Antique Fan RestorationJuly 31, 2008 9:24 pm Restoration
At the De Anza Electronics Flea Market, someone was selling a rather beat-up and rusty desk fan. But it was no ordinary desk fan, this one was quite old. I had to have it. Later on, it looked at me plaintively from my workbench.
Suddenly it hit me–I had to restore this bedraggled-looking thing!
It was a really long and involved process, taking me well over a month, but I have finally (mostly) finished. Why did it take so long? Well, for example, I found that the speed coil (basically a big inductor with taps for each speed setting) was slowly being eaten by rust. Thus began the arduous process of disassembling the entire coil, pulling apart the laminations, polishing off all the rust, varnishing them again (since the laminations must be insulated from each other), and reassembling the whole thing.
All the work really did pay off. Here is what the mostly completed fan looks like. It’s fully operational. The cotton-covered twisted line cord I purchased from Sundial Wire. The plug is actually a standard item at OSH, believe it or not. I guess styles don’t really change much. The cord the fan came with was a more modern zip cord with a quick-plug, and the replacement plug is basically a 3-prong copy of the original.
Why “mostly?” Well, the badge that goes in the center of the cage is pretty much beyond repair, and it also appears to be the wrong badge for this fan.
The badge should be brass with a slightly different logo. Regardless of whether or not this badge is original, brass would look a whole lot better. I have been trying (and failing at) various brass etching techniques, since I have the CAD drawing of the logo already.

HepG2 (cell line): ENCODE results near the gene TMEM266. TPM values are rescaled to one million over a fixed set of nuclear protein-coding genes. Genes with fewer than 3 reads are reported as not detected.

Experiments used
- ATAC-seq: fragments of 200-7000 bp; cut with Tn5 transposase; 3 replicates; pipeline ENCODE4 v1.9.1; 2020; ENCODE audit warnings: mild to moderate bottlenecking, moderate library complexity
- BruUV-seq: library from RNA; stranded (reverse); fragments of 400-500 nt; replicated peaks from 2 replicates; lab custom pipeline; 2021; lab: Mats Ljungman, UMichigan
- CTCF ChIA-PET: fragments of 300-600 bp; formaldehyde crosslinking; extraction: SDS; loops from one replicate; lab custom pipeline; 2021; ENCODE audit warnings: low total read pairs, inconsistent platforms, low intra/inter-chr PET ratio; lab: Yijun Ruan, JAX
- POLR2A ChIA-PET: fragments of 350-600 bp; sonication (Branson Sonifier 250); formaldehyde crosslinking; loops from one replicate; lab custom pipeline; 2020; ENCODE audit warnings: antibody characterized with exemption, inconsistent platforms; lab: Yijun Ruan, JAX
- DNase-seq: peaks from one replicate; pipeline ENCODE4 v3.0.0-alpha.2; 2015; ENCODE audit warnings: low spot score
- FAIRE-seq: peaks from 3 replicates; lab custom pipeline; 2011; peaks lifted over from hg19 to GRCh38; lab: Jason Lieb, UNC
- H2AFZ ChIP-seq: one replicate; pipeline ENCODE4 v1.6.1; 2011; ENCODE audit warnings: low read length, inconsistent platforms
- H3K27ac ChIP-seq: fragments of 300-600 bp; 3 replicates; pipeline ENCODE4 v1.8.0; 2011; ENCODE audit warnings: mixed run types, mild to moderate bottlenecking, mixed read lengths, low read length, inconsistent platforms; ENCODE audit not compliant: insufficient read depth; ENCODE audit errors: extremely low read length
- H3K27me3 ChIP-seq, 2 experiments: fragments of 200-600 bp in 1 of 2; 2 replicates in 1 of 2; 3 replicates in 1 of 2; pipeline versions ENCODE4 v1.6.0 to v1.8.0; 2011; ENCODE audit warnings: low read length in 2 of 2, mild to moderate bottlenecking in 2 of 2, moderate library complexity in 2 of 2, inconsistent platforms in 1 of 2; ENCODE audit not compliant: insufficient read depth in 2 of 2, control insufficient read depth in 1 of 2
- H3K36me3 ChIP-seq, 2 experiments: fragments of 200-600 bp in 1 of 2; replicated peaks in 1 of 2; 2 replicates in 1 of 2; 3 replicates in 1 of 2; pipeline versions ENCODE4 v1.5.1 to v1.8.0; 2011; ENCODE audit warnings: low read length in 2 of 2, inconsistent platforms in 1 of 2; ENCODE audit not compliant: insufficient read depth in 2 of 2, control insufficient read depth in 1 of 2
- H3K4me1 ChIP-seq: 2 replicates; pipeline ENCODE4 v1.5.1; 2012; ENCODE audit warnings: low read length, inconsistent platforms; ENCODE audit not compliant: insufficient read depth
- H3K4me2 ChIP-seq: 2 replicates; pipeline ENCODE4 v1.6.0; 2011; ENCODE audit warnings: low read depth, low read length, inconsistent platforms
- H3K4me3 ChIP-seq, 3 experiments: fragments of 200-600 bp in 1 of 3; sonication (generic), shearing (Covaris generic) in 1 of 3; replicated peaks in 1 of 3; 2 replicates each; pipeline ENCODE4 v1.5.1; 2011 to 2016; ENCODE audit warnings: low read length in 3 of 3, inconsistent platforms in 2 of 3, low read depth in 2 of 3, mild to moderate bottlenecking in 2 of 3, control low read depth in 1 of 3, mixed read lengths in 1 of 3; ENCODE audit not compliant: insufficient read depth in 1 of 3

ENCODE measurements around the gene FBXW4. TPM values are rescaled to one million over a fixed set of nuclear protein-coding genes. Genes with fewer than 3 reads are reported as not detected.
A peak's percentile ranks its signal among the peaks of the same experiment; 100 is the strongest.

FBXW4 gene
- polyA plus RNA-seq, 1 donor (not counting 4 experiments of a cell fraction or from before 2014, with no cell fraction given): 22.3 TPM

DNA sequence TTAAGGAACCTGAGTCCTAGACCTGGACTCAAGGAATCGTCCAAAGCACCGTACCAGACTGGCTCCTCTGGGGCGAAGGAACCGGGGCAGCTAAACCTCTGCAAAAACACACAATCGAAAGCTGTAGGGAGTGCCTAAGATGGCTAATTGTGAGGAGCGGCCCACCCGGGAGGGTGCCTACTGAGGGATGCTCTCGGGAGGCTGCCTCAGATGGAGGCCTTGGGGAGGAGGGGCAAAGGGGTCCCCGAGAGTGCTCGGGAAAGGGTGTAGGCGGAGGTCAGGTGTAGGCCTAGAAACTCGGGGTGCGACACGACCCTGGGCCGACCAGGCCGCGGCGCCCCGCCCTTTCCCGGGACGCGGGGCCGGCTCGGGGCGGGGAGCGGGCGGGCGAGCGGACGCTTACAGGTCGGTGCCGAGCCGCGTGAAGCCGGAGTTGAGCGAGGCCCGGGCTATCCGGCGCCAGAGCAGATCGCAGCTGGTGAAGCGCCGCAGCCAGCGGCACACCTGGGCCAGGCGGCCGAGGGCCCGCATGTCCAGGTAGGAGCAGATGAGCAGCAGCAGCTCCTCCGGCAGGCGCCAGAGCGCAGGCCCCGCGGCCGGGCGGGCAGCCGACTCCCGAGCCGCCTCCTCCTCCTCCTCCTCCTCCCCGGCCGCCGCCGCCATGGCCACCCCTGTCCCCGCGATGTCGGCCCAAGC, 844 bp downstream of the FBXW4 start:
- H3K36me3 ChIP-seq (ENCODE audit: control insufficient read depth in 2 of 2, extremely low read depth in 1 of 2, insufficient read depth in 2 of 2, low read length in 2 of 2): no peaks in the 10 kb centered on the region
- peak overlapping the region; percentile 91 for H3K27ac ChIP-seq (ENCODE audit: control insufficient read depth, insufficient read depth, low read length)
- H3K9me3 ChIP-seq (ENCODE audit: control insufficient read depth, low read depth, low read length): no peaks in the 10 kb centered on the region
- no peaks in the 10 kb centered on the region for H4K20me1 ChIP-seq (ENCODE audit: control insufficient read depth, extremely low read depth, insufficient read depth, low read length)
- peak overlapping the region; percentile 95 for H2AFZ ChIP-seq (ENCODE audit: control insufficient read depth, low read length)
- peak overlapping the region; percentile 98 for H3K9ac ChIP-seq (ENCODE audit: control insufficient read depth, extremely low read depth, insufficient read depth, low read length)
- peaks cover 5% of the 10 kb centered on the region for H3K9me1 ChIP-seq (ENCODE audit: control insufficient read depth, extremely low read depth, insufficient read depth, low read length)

Problem #1 is getting the toner transfer method to work. I have used magazine paper (an old issue of Nuts and Volts: my Make magazine issues deserve better!) and it really does not work for me, probably due to the amount of toner my laser printer puts out. Trust me, I tried a dozen times or so.
Problem #2 is the actual etching process. Salt tank etching was a bit too faint, so next time I will try ferric chloride, which is usually used for PC boards, but should work for brass as well.
Problem #3 is getting the etched brass sheet into the proper shape, which is convex in the middle with a rounded rim. Metal tabs in the back fold around the disc in the center of the cage to hold the badge in place.
If you have any ideas, drop me a line in the comments…